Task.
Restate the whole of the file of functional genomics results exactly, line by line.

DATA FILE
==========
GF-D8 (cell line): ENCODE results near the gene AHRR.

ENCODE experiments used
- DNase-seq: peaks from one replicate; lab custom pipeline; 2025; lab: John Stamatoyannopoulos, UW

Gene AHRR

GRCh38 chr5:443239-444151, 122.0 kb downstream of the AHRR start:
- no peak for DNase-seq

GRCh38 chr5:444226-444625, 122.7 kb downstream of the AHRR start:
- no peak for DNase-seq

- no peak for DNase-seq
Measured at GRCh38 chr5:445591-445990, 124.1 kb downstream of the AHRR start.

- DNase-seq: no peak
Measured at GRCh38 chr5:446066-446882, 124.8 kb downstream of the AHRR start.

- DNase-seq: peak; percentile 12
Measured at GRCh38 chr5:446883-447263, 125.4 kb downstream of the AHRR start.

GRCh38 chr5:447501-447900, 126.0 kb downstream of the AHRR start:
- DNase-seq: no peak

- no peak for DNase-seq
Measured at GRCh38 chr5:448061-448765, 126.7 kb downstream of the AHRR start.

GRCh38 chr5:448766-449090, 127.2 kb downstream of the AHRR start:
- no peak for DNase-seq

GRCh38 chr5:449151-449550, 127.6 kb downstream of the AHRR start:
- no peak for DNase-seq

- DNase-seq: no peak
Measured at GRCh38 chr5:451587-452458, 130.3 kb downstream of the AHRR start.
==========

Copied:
GF-D8 (cell line): ENCODE results near the gene AHRR.

ENCODE experiments used
- DNase-seq: peaks from one replicate; lab custom pipeline; 2025; lab: John Stamatoyannopoulos, UW

Gene AHRR

GRCh38 chr5:443239-444151, 122.0 kb downstream of the AHRR start:
- no peak for DNase-seq

GRCh38 chr5:444226-444625, 122.7 kb downstream of the AHRR start:
- no peak for DNase-seq

- no peak for DNase-seq
Measured at GRCh38 chr5:445591-445990, 124.1 kb downstream of the AHRR start.

- DNase-seq: no peak
Measured at GRCh38 chr5:446066-446882, 124.8 kb downstream of the AHRR start.

- DNase-seq: peak; percentile 12
Measured at GRCh38 chr5:446883-447263, 125.4 kb downstream of the AHRR start.

GRCh38 chr5:447501-447900, 126.0 kb downstream of the AHRR start:
- DNase-seq: no peak

- no peak for DNase-seq
Measured at GRCh38 chr5:448061-448765, 126.7 kb downstream of the AHRR start.

GRCh38 chr5:448766-449090, 127.2 kb downstream of the AHRR start:
- no peak for DNase-seq

GRCh38 chr5:449151-449550, 127.6 kb downstream of the AHRR start:
- no peak for DNase-seq

- DNase-seq: no peak
Measured at GRCh38 chr5:451587-452458, 130.3 kb downstream of the AHRR start.